|Genome Sequencing Technologies and Resources
DOE Human Genome Program Contractor-Grantee Workshop
of a Genome-Wide, Highly Characterized Clone Resource for Genome Sequencing
Gregory G. Mahairas, Keith D. Zackrone, Stephanie Tipton, Sarah Schmidt,
Alan Blanchard, Anne West, and Leroy Hood
As the genome project shifts into the large-scale sequencing phase, an overwhelming technical challenge resides in developing an efficient method for producing minimum tiling paths of sequence-ready clones across the entire genome. BACs are becoming the large fragment clones of choice among sequencing centers and BAC clones provide significant advantages as source material for sequencing (Kim et al., 1996a). BAC clones are stable, have a small vector size (7.4 kb), can be sequenced directly by the shotgun approach, are sufficiently long to traverse most tandem arrays of homology units or genome-wide repeats, and have been shown to be randomly distributed across the human genome (Kim et al., 1996b). By the fall of 1998, together with The Institute for Genome Research (TIGR), we will have sequenced the BAC ends or sequence tagged connectors (STCs) from 150,000 clones (e.g. 300,000 STCs --150,000 from each laboratory). We have also generated a HinDIII restriction digest for each BAC whose end sequences have been determined at the University of Washington. We have developed a strategy and tools for using this resource in support of large-scale genomic sequencing and demonstrated proof of concept for its use. Together with TIGR, we propose to complete the characterization of an STC clone resource from two IRB-approved human BAC libraries to 22.5-fold clone (BAC) coverage (e.g. 450,000 BAC clones assuming an average insert size of 150 kb). These data will be immediately available on the world wide web through dbGSS and our web sites (www.genome.washington.edu and www.tigr.org) and the clones will be available for distribution to the scientific community through Research Genetics. Nine hundred thousand STC sequences will provide a sequence marker of 300 to 500 base pairs (bp) on average every 3,100 bp across the genome. The BAC libraries and the data pertaining to them will enable the facile selection of minimum tiling paths of BAC clones across each of the human chromosomes for large-scale sequence analysis (see below).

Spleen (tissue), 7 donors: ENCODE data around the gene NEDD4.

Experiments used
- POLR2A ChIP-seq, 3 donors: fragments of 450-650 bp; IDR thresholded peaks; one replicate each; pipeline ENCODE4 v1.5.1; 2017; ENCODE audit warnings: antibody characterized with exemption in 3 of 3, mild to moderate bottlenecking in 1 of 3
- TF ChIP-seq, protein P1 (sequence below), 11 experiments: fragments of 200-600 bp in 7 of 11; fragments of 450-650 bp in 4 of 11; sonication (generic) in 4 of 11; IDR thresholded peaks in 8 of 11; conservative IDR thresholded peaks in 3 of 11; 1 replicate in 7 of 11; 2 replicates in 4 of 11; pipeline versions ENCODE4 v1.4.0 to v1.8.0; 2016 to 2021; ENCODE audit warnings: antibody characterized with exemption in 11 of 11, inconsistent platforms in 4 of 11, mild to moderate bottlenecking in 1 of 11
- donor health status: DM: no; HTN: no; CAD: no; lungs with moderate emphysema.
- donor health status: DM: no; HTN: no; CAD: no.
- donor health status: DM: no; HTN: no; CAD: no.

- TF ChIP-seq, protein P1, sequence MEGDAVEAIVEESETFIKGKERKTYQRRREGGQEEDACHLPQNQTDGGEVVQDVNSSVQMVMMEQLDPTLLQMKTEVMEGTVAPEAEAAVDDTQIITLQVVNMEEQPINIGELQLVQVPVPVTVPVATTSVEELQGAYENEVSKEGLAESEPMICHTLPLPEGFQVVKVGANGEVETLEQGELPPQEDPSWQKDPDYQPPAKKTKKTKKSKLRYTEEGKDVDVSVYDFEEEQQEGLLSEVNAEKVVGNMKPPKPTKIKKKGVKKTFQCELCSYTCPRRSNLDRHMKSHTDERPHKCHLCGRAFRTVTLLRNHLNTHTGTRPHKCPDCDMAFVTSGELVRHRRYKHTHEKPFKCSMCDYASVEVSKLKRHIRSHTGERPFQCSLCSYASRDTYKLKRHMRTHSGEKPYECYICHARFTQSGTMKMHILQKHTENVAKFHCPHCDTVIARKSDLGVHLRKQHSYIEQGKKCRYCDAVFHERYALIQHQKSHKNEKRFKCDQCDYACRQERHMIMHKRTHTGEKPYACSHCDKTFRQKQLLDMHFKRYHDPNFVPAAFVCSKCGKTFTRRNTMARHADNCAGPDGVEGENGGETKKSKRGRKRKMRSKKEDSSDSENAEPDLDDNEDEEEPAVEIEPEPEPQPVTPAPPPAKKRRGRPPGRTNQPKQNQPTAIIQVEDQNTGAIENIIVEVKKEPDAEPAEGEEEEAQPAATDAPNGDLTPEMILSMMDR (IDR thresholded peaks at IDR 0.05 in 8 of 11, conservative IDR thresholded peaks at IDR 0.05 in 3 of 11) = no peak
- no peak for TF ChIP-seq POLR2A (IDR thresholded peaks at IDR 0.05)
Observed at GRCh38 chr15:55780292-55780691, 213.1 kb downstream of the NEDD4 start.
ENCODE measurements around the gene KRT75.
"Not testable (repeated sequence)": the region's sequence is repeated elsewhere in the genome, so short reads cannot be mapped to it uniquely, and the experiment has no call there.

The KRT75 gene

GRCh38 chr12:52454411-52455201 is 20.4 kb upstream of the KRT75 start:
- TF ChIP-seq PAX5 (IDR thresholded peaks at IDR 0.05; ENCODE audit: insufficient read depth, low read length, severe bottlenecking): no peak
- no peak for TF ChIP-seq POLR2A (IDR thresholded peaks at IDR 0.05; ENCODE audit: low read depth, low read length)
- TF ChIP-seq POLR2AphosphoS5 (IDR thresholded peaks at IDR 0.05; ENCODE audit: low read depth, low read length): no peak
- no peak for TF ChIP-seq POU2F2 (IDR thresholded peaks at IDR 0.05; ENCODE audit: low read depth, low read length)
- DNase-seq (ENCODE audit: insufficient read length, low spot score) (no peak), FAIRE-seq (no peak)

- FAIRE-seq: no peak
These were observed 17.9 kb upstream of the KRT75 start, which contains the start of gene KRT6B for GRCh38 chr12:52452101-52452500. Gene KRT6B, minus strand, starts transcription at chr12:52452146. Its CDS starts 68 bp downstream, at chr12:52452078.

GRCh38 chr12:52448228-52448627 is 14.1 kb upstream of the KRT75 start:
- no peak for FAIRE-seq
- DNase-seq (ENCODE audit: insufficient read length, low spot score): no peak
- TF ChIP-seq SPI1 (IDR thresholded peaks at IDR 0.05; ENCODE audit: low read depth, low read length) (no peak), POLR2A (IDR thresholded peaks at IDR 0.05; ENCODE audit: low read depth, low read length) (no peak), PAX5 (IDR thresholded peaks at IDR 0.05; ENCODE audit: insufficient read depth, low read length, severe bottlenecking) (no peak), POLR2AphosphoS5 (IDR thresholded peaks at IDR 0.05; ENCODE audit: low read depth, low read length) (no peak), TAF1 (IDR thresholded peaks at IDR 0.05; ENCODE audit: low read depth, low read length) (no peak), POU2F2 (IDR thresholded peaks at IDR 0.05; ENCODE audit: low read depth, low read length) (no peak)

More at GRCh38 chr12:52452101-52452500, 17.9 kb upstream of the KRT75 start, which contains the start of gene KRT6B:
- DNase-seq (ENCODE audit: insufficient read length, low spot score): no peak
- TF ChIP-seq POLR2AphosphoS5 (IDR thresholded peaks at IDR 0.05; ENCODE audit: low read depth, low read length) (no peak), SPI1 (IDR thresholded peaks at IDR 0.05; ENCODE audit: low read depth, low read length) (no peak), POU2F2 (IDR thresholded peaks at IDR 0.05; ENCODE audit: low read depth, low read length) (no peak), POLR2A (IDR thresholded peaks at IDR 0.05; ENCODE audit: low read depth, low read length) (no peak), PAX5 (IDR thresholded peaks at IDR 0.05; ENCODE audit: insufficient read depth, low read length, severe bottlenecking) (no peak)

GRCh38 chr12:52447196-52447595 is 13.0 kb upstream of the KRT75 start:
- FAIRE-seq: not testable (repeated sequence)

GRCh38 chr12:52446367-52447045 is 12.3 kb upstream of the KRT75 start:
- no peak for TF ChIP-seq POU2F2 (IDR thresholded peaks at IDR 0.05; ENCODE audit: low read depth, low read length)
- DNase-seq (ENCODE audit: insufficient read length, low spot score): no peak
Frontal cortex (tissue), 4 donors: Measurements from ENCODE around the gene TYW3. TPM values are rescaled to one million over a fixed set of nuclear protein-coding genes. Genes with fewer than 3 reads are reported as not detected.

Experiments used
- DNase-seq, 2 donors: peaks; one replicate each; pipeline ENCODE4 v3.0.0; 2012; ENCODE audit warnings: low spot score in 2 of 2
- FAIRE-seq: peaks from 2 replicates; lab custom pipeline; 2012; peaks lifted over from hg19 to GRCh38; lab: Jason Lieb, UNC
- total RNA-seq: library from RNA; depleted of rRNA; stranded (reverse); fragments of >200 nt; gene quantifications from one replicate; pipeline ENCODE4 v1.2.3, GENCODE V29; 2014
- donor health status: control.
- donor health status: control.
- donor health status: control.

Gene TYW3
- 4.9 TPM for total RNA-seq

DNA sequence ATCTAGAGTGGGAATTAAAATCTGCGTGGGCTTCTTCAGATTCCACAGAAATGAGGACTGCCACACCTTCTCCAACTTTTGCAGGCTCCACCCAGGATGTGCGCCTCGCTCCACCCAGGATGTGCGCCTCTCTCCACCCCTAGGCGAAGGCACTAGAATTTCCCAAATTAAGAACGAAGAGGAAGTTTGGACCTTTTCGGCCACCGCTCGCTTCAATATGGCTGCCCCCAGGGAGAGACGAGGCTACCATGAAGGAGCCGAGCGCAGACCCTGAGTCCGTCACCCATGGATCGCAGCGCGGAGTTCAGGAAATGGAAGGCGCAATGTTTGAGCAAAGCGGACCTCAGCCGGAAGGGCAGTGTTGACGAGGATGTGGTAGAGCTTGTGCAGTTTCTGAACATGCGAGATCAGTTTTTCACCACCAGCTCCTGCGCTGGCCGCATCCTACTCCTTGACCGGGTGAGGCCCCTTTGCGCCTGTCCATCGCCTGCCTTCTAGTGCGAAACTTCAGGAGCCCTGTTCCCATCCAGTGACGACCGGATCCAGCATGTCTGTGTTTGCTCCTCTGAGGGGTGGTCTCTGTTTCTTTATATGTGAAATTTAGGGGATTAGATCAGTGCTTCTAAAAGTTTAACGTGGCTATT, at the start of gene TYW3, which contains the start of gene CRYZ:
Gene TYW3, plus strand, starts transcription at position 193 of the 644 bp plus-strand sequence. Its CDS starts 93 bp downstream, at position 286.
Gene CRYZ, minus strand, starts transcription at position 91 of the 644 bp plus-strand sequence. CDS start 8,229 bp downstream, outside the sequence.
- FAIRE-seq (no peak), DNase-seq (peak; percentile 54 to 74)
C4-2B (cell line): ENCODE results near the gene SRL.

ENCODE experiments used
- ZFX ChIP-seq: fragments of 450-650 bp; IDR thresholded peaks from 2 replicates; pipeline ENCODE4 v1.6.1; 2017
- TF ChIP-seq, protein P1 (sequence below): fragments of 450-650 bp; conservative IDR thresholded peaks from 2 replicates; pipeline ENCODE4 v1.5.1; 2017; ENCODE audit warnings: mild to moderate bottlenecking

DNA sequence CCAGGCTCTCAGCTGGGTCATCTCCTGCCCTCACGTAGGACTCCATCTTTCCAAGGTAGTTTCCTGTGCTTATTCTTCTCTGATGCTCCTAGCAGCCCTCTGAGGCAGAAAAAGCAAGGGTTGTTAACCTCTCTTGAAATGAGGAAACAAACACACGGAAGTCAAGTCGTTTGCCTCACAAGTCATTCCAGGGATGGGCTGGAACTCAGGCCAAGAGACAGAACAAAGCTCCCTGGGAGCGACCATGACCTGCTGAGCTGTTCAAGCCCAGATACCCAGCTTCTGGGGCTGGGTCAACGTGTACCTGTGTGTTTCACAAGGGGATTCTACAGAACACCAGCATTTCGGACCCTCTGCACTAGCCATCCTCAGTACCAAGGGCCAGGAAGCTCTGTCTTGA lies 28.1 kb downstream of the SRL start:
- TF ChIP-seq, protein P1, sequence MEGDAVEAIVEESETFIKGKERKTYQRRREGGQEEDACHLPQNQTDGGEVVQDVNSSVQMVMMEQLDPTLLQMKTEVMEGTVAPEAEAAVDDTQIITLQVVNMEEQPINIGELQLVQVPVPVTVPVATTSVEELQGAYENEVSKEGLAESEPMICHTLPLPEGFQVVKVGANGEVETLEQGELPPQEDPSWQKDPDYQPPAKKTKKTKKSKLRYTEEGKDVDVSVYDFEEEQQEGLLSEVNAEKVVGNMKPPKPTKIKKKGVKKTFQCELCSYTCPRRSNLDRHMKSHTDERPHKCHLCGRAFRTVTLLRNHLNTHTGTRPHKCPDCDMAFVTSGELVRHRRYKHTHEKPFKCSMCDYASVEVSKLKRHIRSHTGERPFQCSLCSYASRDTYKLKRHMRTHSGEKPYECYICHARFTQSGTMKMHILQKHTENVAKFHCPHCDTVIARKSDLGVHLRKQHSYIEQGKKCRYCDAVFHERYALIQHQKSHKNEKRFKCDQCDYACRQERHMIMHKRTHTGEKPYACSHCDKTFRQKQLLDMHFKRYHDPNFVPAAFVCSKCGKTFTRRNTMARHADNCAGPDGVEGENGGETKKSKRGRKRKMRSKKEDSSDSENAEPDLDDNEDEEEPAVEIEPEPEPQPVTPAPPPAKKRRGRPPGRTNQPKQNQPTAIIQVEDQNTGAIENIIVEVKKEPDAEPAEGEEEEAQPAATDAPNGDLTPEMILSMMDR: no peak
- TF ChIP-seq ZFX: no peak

1) By fall of 1998, TIGR and the University of Washington High-Throughput Sequence Center (HTSC) will have each sequenced 150,000 STCs (total 300,000). By fall of 1999, TIGR and the University of Washington HTSC each propose to sequence an additional 300,000 STCs for a total of 900,000 STCs. This will, on average, place 1 STC every 3.1 kb across the genome and provide a 22.5-fold clone coverage of the genome. All clones sequenced after June of 1998 will come from IRB-approved BAC libraries.
2) Produce a restriction map of each BAC clone characterized at the University of Washington. These will be useful for identifying clones that contain no inserts or short inserts for verification of genomic fidelity and for checking the assembly process.
3) Continue the development of tools to extract biologically relevant information from the data and utilize the resource for high-throughput genomic sequencing.
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